The fortunes of those who have figured in this tale are nearly closed. The little that remains to their historian to relate, is told in few and simple words. Before three months had passed, Rose Fleming and Harry Maylie were married in the village church which was henceforth to be the scene of the young clergyman's labours; on the same day they entered into possession of their new and happy home. Mrs. Maylie took up her abode with her son and daughter-in-law, to enjoy, during the tranquil remainder of her days, the greatest felicity that age and worth can know--the contemplation of the happiness of those on whom the warmest affections and tenderest cares of a well-spent life, have been unceasingly bestowed. It appeared, on full and careful investigation, that if the wreck of property remaining in the custody of Monks (which had never prospered either in his hands or in those of his mother) were equally divided between himself and Oliver, it would yield, to each, little more than three thousand pounds. By the provisions of his father's will, Oliver would have been entitled to the whole; but Mr. Brownlow, unwilling to deprive the elder son of the opportunity of retrieving his former vices and pursuing an honest career, proposed this mode of distribution, to which his young charge joyfully acceded. Monks, still bearing that assumed name, retired with his portion to a distant part of the New World; where, having quickly squandered it, he once more fell into his old courses, and, after undergoing a long confinement for some fresh act of fraud and knavery, at length sunk under an attack of his old disorder, and died in prison. As far from home, died the chief remaining members of his friend Fagin's gang. Mr. Brownlow adopted Oliver as his son. Removing with him and the old housekeeper to within a mile of the parsonage-house, where his dear friends resided, he gratified the only remaining wish of Oliver's warm and earnest heart, and thus linked together a little society, whose condition approached as nearly to one of perfect happiness as can ever be known in this changing world. Soon after the marriage of the young people, the worthy doctor returned to Chertsey, where, bereft of the presence of his old friends, he would have been discontented if his temperament had admitted of such a feeling; and would have turned quite peevish if he had known how. For two or three months, he contented himself with hinting that he feared the air began to disagree with him; then, finding that the place really no longer was, to him, what it had been, he settled his business on his assistant, took a bachelor's cottage outside the village of which his young friend was pastor, and instantaneously recovered. Here he took to gardening, planting, fishing, carpentering, and various other pursuits of a similar kind: all undertaken with his characteristic impetuosity. In each and all he has since become famous throughout the neighborhood, as a most profound authority. Before his removal, he had managed to contract a strong friendship for Mr. Grimwig, which that eccentric gentleman cordially reciprocated. He is accordingly visited by Mr. Grimwig a great many times in the course of the year. On all such occasions, Mr. Grimwig plants, fishes, and carpenters, with great ardour; doing everything in a very singular and unprecedented manner, but always maintaining with his favourite asseveration, that his mode is the right one. On Sundays, he never fails to criticise the sermon to the young clergyman's face: always informing Mr. Losberne, in strict confidence afterwards, that he considers it an excellent performance, but deems it as well not to say so. It is a standing and very favourite joke, for Mr. Brownlow to rally him on his old prophecy concerning Oliver, and to remind him of the night on which they sat with the watch between them, waiting his return; but Mr. Grimwig contends that he was right in the main, and, in proof thereof, remarks that Oliver did not come back after all; which always calls forth a laugh on his side, and increases his good humour. Mr. Noah Claypole: receiving a free pardon from the Crown in consequence of being admitted approver against Fagin: and considering his profession not altogether as safe a one as he could wish: was, for some little time, at a loss for the means of a livelihood, not burdened with too much work. After some consideration, he went into business as an Informer, in which calling he realises a genteel subsistence. His plan is, to walk out once a week during church time attended by Charlotte in respectable attire. The lady faints away at the doors of charitable publicans, and the gentleman being accommodated with three-penny worth of brandy to restore her, lays an information next day, and pockets half the penalty. Sometimes Mr. Claypole faints himself, but the result is the same. Mr. and Mrs. Bumble, deprived of their situations, were gradually reduced to great indigence and misery, and finally became paupers in that very same workhouse in which they had once lorded it over others. Mr. Bumble has been heard to say, that in this reverse and degradation, he has not even spirits to be thankful for being separated from his wife. As to Mr. Giles and Brittles, they still remain in their old posts, although the former is bald, and the last-named boy quite grey. They sleep at the parsonage, but divide their attentions so equally among its inmates, and Oliver and Mr. Brownlow, and Mr. Losberne, that to this day the villagers have never been able to discover to which establishment they properly belong. Master Charles Bates, appalled by Sikes's crime, fell into a train of reflection whether an honest life was not, after all, the best. Arriving at the conclusion that it certainly was, he turned his back upon the scenes of the past, resolved to amend it in some new sphere of action. He struggled hard, and suffered much, for some time; but, having a contented disposition, and a good purpose, succeeded in the end; and, from being a farmer's drudge, and a carrier's lad, he is now the merriest young grazier in all Northamptonshire. And now, the hand that traces these words, falters, as it approaches the conclusion of its task; and would weave, for a little longer space, the thread of these adventures. I would fain linger yet with a few of those among whom I have so long moved, and share their happiness by endeavouring to depict it. I would show Rose Maylie in all the bloom and grace of early womanhood, shedding on her secluded path in life soft and gentle light, that fell on all who trod it with her, and shone into their hearts. I would paint her the life and joy of the fire-side circle and the lively summer group; I would follow her through the sultry fields at noon, and hear the low tones of her sweet voice in the moonlit evening walk; I would watch her in all her goodness and charity abroad, and the smiling untiring discharge of domestic duties at home; I would paint her and her dead sister's child happy in their love for one another, and passing whole hours together in picturing the friends whom they had so sadly lost; I would summon before me, once again, those joyous little faces that clustered round her knee, and listen to their merry prattle; I would recall the tones of that clear laugh, and conjure up the sympathising tear that glistened in the soft blue eye. These, and a thousand looks and smiles, and turns of thought and speech--I would fain recall them every one. How Mr. Brownlow went on, from day to day, filling the mind of his adopted child with stores of knowledge, and becoming attached to him, more and more, as his nature developed itself, and showed the thriving seeds of all he wished him to become--how he traced in him new traits of his early friend, that awakened in his own bosom old remembrances, melancholy and yet sweet and soothing--how the two orphans, tried by adversity, remembered its lessons in mercy to others, and mutual love, and fervent thanks to Him who had protected and preserved them--these are all matters which need not to be told. I have said that they were truly happy; and without strong affection and humanity of heart, and gratitude to that Being whose code is Mercy, and whose great attribute is Benevolence to all things that breathe, happiness can never be attained. Within the altar of the old village church there stands a white marble tablet, which bears as yet but one word: 'AGNES.' There is no coffin in that tomb; and may it be many, many years, before another name is placed above it! But, if the spirits of the Dead ever come back to earth, to visit spots hallowed by the love--the love beyond the grave--of those whom they knew in life, I believe that the shade of Agnes sometimes hovers round that solemn nook. I believe it none the less because that nook is in a Church, and she was weak and erring.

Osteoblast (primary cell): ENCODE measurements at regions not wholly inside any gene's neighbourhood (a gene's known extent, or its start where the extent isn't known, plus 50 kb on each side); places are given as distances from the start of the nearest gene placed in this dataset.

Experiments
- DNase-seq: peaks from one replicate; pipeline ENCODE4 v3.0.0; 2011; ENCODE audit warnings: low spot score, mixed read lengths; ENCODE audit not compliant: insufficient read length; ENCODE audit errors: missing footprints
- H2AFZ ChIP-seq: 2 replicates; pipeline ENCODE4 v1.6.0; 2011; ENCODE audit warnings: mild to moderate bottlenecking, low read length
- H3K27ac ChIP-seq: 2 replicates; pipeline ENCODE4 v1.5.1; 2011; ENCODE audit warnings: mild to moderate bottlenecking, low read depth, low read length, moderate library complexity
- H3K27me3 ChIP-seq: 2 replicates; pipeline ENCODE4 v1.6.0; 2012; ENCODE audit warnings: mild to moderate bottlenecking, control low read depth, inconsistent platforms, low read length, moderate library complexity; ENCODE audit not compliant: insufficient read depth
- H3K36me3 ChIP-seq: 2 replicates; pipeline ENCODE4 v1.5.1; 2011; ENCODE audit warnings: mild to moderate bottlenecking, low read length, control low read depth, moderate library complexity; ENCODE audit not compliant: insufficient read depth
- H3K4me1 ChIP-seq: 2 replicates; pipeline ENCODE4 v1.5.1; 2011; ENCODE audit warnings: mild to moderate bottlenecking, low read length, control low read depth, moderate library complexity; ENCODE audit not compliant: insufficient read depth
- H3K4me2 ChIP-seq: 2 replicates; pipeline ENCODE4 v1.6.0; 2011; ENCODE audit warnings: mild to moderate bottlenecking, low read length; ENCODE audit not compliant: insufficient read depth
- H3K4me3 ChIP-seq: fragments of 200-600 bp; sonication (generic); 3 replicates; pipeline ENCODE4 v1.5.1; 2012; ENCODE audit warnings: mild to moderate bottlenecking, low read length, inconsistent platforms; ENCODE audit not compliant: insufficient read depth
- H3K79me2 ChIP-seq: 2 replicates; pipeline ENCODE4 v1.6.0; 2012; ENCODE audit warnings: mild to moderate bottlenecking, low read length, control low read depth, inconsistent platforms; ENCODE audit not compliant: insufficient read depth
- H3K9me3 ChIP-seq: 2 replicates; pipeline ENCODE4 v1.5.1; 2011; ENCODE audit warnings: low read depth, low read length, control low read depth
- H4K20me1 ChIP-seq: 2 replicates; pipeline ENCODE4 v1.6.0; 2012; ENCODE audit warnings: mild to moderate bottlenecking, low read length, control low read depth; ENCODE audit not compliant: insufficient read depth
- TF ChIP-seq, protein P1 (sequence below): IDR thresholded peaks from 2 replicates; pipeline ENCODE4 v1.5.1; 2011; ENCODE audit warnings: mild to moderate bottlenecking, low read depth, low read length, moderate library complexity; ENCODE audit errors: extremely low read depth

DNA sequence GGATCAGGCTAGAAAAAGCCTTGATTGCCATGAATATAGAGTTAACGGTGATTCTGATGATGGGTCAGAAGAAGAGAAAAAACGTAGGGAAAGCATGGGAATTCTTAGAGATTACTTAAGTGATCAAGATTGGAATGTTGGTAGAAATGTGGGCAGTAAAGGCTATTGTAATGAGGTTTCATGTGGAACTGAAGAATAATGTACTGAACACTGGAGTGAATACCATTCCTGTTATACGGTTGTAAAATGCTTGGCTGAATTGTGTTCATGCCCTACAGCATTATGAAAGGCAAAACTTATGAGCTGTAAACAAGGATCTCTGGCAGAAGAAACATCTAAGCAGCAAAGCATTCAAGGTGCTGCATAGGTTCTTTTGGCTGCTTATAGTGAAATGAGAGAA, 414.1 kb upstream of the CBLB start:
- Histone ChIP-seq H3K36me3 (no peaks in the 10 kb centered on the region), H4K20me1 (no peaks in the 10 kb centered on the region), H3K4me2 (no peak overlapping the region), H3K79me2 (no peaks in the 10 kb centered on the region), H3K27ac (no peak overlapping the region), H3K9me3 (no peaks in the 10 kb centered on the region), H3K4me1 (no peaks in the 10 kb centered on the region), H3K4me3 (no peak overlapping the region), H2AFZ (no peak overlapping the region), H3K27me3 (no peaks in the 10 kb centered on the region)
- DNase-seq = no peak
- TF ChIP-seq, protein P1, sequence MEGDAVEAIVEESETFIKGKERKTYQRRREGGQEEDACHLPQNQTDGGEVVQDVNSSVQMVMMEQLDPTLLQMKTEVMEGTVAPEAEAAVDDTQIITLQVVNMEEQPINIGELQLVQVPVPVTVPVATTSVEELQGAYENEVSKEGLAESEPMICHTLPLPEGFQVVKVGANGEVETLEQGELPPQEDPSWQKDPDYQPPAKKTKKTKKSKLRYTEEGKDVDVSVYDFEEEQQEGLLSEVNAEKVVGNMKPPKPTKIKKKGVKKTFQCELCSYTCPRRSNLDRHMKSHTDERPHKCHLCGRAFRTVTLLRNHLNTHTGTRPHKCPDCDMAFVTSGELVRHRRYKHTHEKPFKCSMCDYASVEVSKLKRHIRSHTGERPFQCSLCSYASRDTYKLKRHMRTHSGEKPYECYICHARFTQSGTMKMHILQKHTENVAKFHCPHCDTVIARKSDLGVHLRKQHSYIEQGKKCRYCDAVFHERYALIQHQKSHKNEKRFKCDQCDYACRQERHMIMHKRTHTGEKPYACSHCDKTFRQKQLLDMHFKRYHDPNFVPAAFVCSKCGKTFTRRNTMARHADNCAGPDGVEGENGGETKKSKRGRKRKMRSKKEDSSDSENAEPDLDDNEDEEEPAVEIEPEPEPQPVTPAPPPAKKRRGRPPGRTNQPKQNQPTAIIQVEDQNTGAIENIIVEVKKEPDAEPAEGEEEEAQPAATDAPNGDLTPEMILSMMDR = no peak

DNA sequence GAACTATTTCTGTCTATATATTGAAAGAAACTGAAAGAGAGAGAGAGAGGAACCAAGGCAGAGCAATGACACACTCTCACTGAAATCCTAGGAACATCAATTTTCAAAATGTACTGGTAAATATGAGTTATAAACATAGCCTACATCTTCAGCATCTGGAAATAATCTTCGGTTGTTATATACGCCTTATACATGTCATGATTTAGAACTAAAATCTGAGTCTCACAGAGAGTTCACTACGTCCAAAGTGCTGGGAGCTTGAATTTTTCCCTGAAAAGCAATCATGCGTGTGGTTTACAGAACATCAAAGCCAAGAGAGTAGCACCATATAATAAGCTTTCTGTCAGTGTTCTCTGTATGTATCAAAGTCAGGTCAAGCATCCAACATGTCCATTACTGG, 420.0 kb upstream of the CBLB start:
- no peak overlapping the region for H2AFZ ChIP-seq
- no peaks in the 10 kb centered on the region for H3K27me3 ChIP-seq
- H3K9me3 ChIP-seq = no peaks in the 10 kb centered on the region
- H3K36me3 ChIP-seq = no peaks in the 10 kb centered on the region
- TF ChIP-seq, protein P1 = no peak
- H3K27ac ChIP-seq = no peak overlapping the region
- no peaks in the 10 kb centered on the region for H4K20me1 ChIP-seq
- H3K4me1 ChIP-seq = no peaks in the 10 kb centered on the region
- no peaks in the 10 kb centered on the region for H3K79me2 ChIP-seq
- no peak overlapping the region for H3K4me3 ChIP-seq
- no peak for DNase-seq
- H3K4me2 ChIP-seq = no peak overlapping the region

(最后一章。) 有关这部传记中出场人物的命运差不多已经讲完了。留给本书作者交待的只有简简单单几句话。 不出三个月,露丝·弗莱明与哈利·梅莱结婚了,地点就是那所从此以后将成为这位年轻牧师工作场所的乡村教堂。同一天,他俩搬进了幸福的新居。 梅莱太太也搬来跟儿子、儿媳妇住在一块儿,准备在宁静的余年享受一下品德高洁的老年人所能领略的最大乐事——细细品味两个孩子的幸福,自己的一生没有虚度,又曾不断地向他俩倾注最温暖的爱心和无微不至的关怀。 经过充分而又周密的调查,黎福特家的那笔遗产(无论是在孟可司名下还是在他母亲手中,那笔财产从未增值),除去孟可司已经挥霍的部分,如果在他与奥立弗之间平分,各自可得三千英镑多一点。依照父亲的遗嘱,奥立弗本来有权得到全部财产,但布朗罗先生不愿意剥夺那位长子改邪归正的机会,提出了这样一个分配方式,他的那位幼小的被保护人愉快地接受了。 孟可司,依旧顶着这个化名,带上自己得到的那一份财产,隐退到新大陆一个遥远的地方去了。在那儿,他很快便把财产挥霍一空,又一次重操旧业,由于犯下另一桩欺诈罪被判长期监禁,最终因旧病复发死在狱中。他的朋友费金一伙余下的几名首犯也都客死异乡。 布朗罗先生把奥立弗当作亲生儿子收养下来,带着他和老管家迁往新居,离自己那几位老朋友的牧师住宅不到一英里,满足了奥立弗那热情而又真挚的心怀中余下的唯一希望,就这样,他把一个小小的团体联系在一起,他们的幸福俨然达到了在这个动荡不定的世界上所能达到的最高境界。 两个年轻人结婚以后不久,那位可敬的大夫便返回杰茨去了。在那儿,离开了那班老朋友,他本来没准会变得牢骚满腹,或者莫名其妙地变得暴躁易怒,幸而他生来没有这样一份德性。两三个月之间,他一开始还通过暗示来自我宽慰,意思是那边的空气恐怕对自己不大合适,随后又发觉对他说来当地确实已经和过去大不一样了,他把业务交给助手,在年轻朋友担任牧师的那所村子外边租了一所供单身汉住的小房子,所有的不舒服便立刻康复了。在那里,他忙于种花、植树、钓鱼、做木器活以及诸如此类的活动,不管是干什么,他无不带着自己独具一格的急性子。他后来在各个方面都成为最渊博的权威人士,名气传遍了附近一带。 大夫搬家以前就已经对格林维格先生印象极佳,这位执拗的绅士也对他投桃报李。一年当中,格林维格先生多次前来拜访。每次来访,格林维格先生都劲头十足地植树、钓鱼、做木工。他做什么事情都与众不同,有的更是史无前例,而且老是搬出他所珍爱的那句名言来说明自已的方法才是正确的。赶上礼拜日,他照例要当着年轻牧师的面对布道演说评点指摘一番,事后又总是极其秘密地告诉罗斯伯力先生,他认为牧师的布道发挥得好极了,但还是不明说的好。布朗罗先生经常取笑格林维格先生,重提他那个在奥立弗问题上的过了时的预言,帮助他回想他们将怀表放在两人中间,坐等孩子归来的那个夜晚。不过,格林维格先生依旧一口咬定自己大体上是对的,并且以奥立弗毕竟没有回来作为凭证——这事总要引起他一阵大笑,快活的心情有增无已。 诺亚·克雷波尔先生由于指证费金而获得了王室的特赦,他认为自己的职业毕竟不像指望的那样可靠,在一段不太长的时间里又找不到不用花太大力气的谋生之道。经过一番考虑,他于起了举报这一行,生活上也有了上等人的派头。他的办法是,每逢礼拜时间穿上体面的衣服,由夏洛蒂陪同出去走走,这位女士一到大慈大悲的酒店老板的门口就晕过去,这位绅士破费几个小钱的白兰地把她救醒,第二天便去告发酒店老板,将罚款的一半装人私囊。克雷波尔先生本人有时也会晕过去,效果也很不错①。 ①当时法律规定,在教堂礼拜结束之前,酒店不得出售酒类,对违者课以罚款,对告发者奖以罚款之半数。 邦布尔夫妇被撤职以后,逐渐陷于穷困潦倒之中,最后在他俩一度对其他人作威作福的那所济贫院里沦为贫民,有人听邦布尔先生说起,他背运、潦倒至此,简直连感谢上帝把他与老婆分开也打不起精神。 凯尔司先生和布里特尔斯仍旧担任原来的职司,尽管前者已经秃顶,布里特尔斯这个大孩子也已头发斑白。他俩住在牧师先生家中,对这一家人以及奥立弗、布朗罗先生、罗斯伯力先生的服务却是同样周到,村民们直到今天也分不清楚他们到底属于哪一家。 查理·贝兹少爷叫赛克斯的罪行吓破了胆,他进行了一连串的思考:正派的生活究竟算不算最好的。一旦认定这种生活理所当然是最好的,他便决定告别往昔,改过自新。在一段时间里,他拚死拚活地干,吃了不少苦头。不过,他凭着知足常乐的个性和向善的决心,终于获得成功,一开始是替庄户人打打短工,给搬运夫当下手,现在成了整个北安普顿郡最快活的畜牧业新秀。 现在,笔者的手在行将完成自己的使命时变得有些发颤,很想拿这些故事的线,多织一会儿布。 我与书中的人物相处了这样久,但仍愿意陪着他们再走一程,我要奋笔疾书他们的欢乐,分享他们的幸福。我很想让新婚的露丝·梅莱展示出全部的风采和韵致,将柔和的清辉撒在她那与世无争的人生道路上,撒在所有与她一起走在这条路上的人们身上,并且照进他们的心田。我要描绘她冬日围炉和生气盎然的夏日长聚的活力与欢乐。中午,我要跟着她穿过酷热的原野,月夜漫步时,我要聆听她用甜美的嗓音低声唱出的曲调。我要注视着她出门乐善好施,在家含着微笑、孜孜不倦地履行天职。我要描述她和她姐姐的遗孤的幸福,她俩相亲相爱,常常在一起想像失去的亲人长得像什么样子,一想就是几个小时。我要再一次把围聚在她膝前的那些欢乐的小脸蛋召到跟前,听一听他们那快活的卿卿喳喳。我要在记忆中唤起那清脆的笑语欢声,刻画在她那双温柔的蓝眼睛里闪动着的同情的泪花。这一切,以及千百次的眼神与微笑,数不清的思想和言语——我都想—一记录下来。 日复一日,布朗罗先生怎样继续用丰富的学识充实他的养子的头脑,随着孩子的天性不断发展,希望的种子已经破土而出,大有可能成为老先生希望看到的那种人,布朗罗先生对他的钟爱也日益加深——他又是怎样在孩子身上不断找到老朋友的特征,这些特征在他自己的心坎上唤起了久已逝去的回忆,既牵动忧伤,又带来甜蜜与温馨——两个孤儿经历了磨难,他们如何记取教训,善待他人,互敬互爱,热诚感谢庇护、保全了他俩的上帝——这一切都是毋庸赘述的事情。我已经说过了,他们确实很幸福。如果没有强烈的爱,没有仁爱之心,如果对以慈悲为信条、以博爱一切生灵为最高标志的上帝不知感恩,是绝对得不到幸福的。 在那个古老乡村的教堂墓地里,矗立着一块白色的大理石墓碑,上边直到今日还只刻着一个名宇:艾格尼丝。墓穴里没有灵柩,也许要过许多年,才会有另外一个名字刻上去。然而坟墓隔不断死者生前友人对他们的爱,如果他们身后时常回返尘世,魂游一处处爱的圣地,我相信艾格尼丝的阴魂有时就在这个神圣的角落盘旋。尽管这个角落是在教堂里,柔弱的她又曾迷途忘返,我还是相信她会到这里来的。